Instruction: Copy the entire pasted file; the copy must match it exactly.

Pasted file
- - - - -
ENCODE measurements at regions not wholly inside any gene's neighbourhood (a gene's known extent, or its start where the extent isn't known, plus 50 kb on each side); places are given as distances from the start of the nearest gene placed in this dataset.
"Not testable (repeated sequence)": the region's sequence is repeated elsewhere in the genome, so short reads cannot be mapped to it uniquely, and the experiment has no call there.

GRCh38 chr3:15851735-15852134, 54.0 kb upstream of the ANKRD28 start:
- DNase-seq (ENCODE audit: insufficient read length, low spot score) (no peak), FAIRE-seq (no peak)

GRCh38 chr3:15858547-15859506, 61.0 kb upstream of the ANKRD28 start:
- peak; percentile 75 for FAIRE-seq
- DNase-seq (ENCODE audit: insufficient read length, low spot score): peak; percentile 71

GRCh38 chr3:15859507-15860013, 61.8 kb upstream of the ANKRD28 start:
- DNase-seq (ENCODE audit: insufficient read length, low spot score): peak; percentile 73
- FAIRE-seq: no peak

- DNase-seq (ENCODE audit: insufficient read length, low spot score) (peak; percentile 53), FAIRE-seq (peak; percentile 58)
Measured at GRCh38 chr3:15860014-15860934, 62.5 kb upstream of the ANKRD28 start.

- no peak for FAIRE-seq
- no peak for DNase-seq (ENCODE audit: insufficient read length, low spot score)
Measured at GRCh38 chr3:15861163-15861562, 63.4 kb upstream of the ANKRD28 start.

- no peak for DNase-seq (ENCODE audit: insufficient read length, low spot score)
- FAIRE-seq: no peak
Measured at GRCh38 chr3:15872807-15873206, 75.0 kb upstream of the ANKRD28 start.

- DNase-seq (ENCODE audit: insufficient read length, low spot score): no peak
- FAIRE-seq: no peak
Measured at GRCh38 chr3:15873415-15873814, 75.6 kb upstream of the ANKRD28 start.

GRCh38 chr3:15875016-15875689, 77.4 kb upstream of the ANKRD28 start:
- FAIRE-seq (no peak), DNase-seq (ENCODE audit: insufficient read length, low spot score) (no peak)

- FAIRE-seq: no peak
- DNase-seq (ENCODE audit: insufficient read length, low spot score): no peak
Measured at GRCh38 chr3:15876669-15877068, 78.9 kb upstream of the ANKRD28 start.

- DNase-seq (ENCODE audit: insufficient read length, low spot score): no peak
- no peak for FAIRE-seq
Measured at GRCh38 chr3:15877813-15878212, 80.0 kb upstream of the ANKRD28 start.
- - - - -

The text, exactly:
ENCODE measurements at regions not wholly inside any gene's neighbourhood (a gene's known extent, or its start where the extent isn't known, plus 50 kb on each side); places are given as distances from the start of the nearest gene placed in this dataset.
"Not testable (repeated sequence)": the region's sequence is repeated elsewhere in the genome, so short reads cannot be mapped to it uniquely, and the experiment has no call there.

GRCh38 chr3:15851735-15852134, 54.0 kb upstream of the ANKRD28 start:
- DNase-seq (ENCODE audit: insufficient read length, low spot score) (no peak), FAIRE-seq (no peak)

GRCh38 chr3:15858547-15859506, 61.0 kb upstream of the ANKRD28 start:
- peak; percentile 75 for FAIRE-seq
- DNase-seq (ENCODE audit: insufficient read length, low spot score): peak; percentile 71

GRCh38 chr3:15859507-15860013, 61.8 kb upstream of the ANKRD28 start:
- DNase-seq (ENCODE audit: insufficient read length, low spot score): peak; percentile 73
- FAIRE-seq: no peak

- DNase-seq (ENCODE audit: insufficient read length, low spot score) (peak; percentile 53), FAIRE-seq (peak; percentile 58)
Measured at GRCh38 chr3:15860014-15860934, 62.5 kb upstream of the ANKRD28 start.

- no peak for FAIRE-seq
- no peak for DNase-seq (ENCODE audit: insufficient read length, low spot score)
Measured at GRCh38 chr3:15861163-15861562, 63.4 kb upstream of the ANKRD28 start.

- no peak for DNase-seq (ENCODE audit: insufficient read length, low spot score)
- FAIRE-seq: no peak
Measured at GRCh38 chr3:15872807-15873206, 75.0 kb upstream of the ANKRD28 start.

- DNase-seq (ENCODE audit: insufficient read length, low spot score): no peak
- FAIRE-seq: no peak
Measured at GRCh38 chr3:15873415-15873814, 75.6 kb upstream of the ANKRD28 start.

GRCh38 chr3:15875016-15875689, 77.4 kb upstream of the ANKRD28 start:
- FAIRE-seq (no peak), DNase-seq (ENCODE audit: insufficient read length, low spot score) (no peak)

- FAIRE-seq: no peak
- DNase-seq (ENCODE audit: insufficient read length, low spot score): no peak
Measured at GRCh38 chr3:15876669-15877068, 78.9 kb upstream of the ANKRD28 start.

- DNase-seq (ENCODE audit: insufficient read length, low spot score): no peak
- no peak for FAIRE-seq
Measured at GRCh38 chr3:15877813-15878212, 80.0 kb upstream of the ANKRD28 start.